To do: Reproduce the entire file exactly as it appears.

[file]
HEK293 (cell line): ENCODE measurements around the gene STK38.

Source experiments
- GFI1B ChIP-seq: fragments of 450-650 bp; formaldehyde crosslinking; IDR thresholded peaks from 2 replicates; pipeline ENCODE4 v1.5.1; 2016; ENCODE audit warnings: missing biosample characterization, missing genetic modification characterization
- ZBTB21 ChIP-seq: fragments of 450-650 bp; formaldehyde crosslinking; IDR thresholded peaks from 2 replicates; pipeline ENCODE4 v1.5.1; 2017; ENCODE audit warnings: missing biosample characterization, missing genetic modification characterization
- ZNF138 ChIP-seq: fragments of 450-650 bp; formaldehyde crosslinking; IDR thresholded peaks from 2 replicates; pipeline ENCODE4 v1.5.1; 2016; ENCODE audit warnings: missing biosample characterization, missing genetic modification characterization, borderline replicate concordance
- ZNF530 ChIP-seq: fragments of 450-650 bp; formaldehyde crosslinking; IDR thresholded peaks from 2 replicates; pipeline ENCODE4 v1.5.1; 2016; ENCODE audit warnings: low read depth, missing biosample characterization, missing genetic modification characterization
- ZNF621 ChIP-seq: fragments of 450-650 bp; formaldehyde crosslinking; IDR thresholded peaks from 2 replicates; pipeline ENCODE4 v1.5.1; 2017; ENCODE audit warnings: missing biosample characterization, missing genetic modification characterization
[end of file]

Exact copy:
HEK293 (cell line): ENCODE measurements around the gene STK38.

Source experiments
- GFI1B ChIP-seq: fragments of 450-650 bp; formaldehyde crosslinking; IDR thresholded peaks from 2 replicates; pipeline ENCODE4 v1.5.1; 2016; ENCODE audit warnings: missing biosample characterization, missing genetic modification characterization
- ZBTB21 ChIP-seq: fragments of 450-650 bp; formaldehyde crosslinking; IDR thresholded peaks from 2 replicates; pipeline ENCODE4 v1.5.1; 2017; ENCODE audit warnings: missing biosample characterization, missing genetic modification characterization
- ZNF138 ChIP-seq: fragments of 450-650 bp; formaldehyde crosslinking; IDR thresholded peaks from 2 replicates; pipeline ENCODE4 v1.5.1; 2016; ENCODE audit warnings: missing biosample characterization, missing genetic modification characterization, borderline replicate concordance
- ZNF530 ChIP-seq: fragments of 450-650 bp; formaldehyde crosslinking; IDR thresholded peaks from 2 replicates; pipeline ENCODE4 v1.5.1; 2016; ENCODE audit warnings: low read depth, missing biosample characterization, missing genetic modification characterization
- ZNF621 ChIP-seq: fragments of 450-650 bp; formaldehyde crosslinking; IDR thresholded peaks from 2 replicates; pipeline ENCODE4 v1.5.1; 2017; ENCODE audit warnings: missing biosample characterization, missing genetic modification characterization